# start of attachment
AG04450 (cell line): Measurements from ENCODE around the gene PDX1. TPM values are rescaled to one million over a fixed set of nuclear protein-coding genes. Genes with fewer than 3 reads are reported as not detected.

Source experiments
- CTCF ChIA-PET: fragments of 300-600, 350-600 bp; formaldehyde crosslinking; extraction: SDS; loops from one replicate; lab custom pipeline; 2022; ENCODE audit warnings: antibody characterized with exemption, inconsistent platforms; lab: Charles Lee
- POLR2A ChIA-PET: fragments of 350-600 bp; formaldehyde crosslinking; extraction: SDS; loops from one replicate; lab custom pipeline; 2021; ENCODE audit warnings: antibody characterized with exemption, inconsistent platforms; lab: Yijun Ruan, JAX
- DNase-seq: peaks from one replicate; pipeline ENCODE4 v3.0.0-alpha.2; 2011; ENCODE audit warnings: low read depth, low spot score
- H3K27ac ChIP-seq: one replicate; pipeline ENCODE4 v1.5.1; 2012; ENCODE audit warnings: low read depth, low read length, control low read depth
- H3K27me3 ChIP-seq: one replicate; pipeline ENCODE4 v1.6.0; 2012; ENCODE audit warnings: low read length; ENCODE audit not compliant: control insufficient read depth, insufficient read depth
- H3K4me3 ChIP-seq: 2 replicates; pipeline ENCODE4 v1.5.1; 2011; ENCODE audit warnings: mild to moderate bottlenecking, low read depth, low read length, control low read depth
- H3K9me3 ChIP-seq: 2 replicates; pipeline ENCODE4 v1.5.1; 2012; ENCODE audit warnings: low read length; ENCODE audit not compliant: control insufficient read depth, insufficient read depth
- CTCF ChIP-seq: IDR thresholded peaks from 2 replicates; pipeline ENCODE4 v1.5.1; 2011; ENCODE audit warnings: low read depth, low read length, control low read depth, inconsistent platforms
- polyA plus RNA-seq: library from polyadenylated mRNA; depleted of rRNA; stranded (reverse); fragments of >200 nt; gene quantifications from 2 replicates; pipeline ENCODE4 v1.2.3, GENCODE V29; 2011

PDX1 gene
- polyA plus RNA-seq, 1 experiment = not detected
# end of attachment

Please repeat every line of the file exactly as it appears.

AG04450 (cell line): Measurements from ENCODE around the gene PDX1. TPM values are rescaled to one million over a fixed set of nuclear protein-coding genes. Genes with fewer than 3 reads are reported as not detected.

Source experiments
- CTCF ChIA-PET: fragments of 300-600, 350-600 bp; formaldehyde crosslinking; extraction: SDS; loops from one replicate; lab custom pipeline; 2022; ENCODE audit warnings: antibody characterized with exemption, inconsistent platforms; lab: Charles Lee
- POLR2A ChIA-PET: fragments of 350-600 bp; formaldehyde crosslinking; extraction: SDS; loops from one replicate; lab custom pipeline; 2021; ENCODE audit warnings: antibody characterized with exemption, inconsistent platforms; lab: Yijun Ruan, JAX
- DNase-seq: peaks from one replicate; pipeline ENCODE4 v3.0.0-alpha.2; 2011; ENCODE audit warnings: low read depth, low spot score
- H3K27ac ChIP-seq: one replicate; pipeline ENCODE4 v1.5.1; 2012; ENCODE audit warnings: low read depth, low read length, control low read depth
- H3K27me3 ChIP-seq: one replicate; pipeline ENCODE4 v1.6.0; 2012; ENCODE audit warnings: low read length; ENCODE audit not compliant: control insufficient read depth, insufficient read depth
- H3K4me3 ChIP-seq: 2 replicates; pipeline ENCODE4 v1.5.1; 2011; ENCODE audit warnings: mild to moderate bottlenecking, low read depth, low read length, control low read depth
- H3K9me3 ChIP-seq: 2 replicates; pipeline ENCODE4 v1.5.1; 2012; ENCODE audit warnings: low read length; ENCODE audit not compliant: control insufficient read depth, insufficient read depth
- CTCF ChIP-seq: IDR thresholded peaks from 2 replicates; pipeline ENCODE4 v1.5.1; 2011; ENCODE audit warnings: low read depth, low read length, control low read depth, inconsistent platforms
- polyA plus RNA-seq: library from polyadenylated mRNA; depleted of rRNA; stranded (reverse); fragments of >200 nt; gene quantifications from 2 replicates; pipeline ENCODE4 v1.2.3, GENCODE V29; 2011

PDX1 gene
- polyA plus RNA-seq, 1 experiment = not detected